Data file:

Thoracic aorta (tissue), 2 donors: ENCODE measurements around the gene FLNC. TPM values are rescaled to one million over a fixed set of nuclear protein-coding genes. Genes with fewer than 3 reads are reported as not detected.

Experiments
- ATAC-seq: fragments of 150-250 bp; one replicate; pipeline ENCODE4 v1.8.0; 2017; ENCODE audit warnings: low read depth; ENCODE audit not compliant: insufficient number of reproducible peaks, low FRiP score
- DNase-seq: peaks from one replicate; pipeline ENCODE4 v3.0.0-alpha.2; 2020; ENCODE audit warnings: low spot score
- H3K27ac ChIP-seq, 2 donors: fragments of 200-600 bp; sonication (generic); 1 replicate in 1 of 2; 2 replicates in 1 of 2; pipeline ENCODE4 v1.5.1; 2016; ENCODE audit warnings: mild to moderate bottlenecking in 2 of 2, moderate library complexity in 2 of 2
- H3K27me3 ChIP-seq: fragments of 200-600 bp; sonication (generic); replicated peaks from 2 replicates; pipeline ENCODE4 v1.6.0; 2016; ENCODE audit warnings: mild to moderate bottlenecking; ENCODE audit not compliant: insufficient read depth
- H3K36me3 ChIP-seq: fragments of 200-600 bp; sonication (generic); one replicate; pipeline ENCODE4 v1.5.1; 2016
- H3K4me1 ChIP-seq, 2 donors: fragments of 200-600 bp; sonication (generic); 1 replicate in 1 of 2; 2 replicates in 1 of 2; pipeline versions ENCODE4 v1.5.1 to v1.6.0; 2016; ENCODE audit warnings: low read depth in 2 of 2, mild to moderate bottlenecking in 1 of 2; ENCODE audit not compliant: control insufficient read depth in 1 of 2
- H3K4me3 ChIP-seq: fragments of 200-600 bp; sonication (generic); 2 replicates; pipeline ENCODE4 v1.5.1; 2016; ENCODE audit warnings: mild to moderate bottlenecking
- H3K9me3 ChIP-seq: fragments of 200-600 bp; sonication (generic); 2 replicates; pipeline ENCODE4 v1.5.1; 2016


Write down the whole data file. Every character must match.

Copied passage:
Thoracic aorta (tissue), 2 donors: ENCODE measurements around the gene FLNC. TPM values are rescaled to one million over a fixed set of nuclear protein-coding genes. Genes with fewer than 3 reads are reported as not detected.

Experiments
- ATAC-seq: fragments of 150-250 bp; one replicate; pipeline ENCODE4 v1.8.0; 2017; ENCODE audit warnings: low read depth; ENCODE audit not compliant: insufficient number of reproducible peaks, low FRiP score
- DNase-seq: peaks from one replicate; pipeline ENCODE4 v3.0.0-alpha.2; 2020; ENCODE audit warnings: low spot score
- H3K27ac ChIP-seq, 2 donors: fragments of 200-600 bp; sonication (generic); 1 replicate in 1 of 2; 2 replicates in 1 of 2; pipeline ENCODE4 v1.5.1; 2016; ENCODE audit warnings: mild to moderate bottlenecking in 2 of 2, moderate library complexity in 2 of 2
- H3K27me3 ChIP-seq: fragments of 200-600 bp; sonication (generic); replicated peaks from 2 replicates; pipeline ENCODE4 v1.6.0; 2016; ENCODE audit warnings: mild to moderate bottlenecking; ENCODE audit not compliant: insufficient read depth
- H3K36me3 ChIP-seq: fragments of 200-600 bp; sonication (generic); one replicate; pipeline ENCODE4 v1.5.1; 2016
- H3K4me1 ChIP-seq, 2 donors: fragments of 200-600 bp; sonication (generic); 1 replicate in 1 of 2; 2 replicates in 1 of 2; pipeline versions ENCODE4 v1.5.1 to v1.6.0; 2016; ENCODE audit warnings: low read depth in 2 of 2, mild to moderate bottlenecking in 1 of 2; ENCODE audit not compliant: control insufficient read depth in 1 of 2
- H3K4me3 ChIP-seq: fragments of 200-600 bp; sonication (generic); 2 replicates; pipeline ENCODE4 v1.5.1; 2016; ENCODE audit warnings: mild to moderate bottlenecking
- H3K9me3 ChIP-seq: fragments of 200-600 bp; sonication (generic); 2 replicates; pipeline ENCODE4 v1.5.1; 2016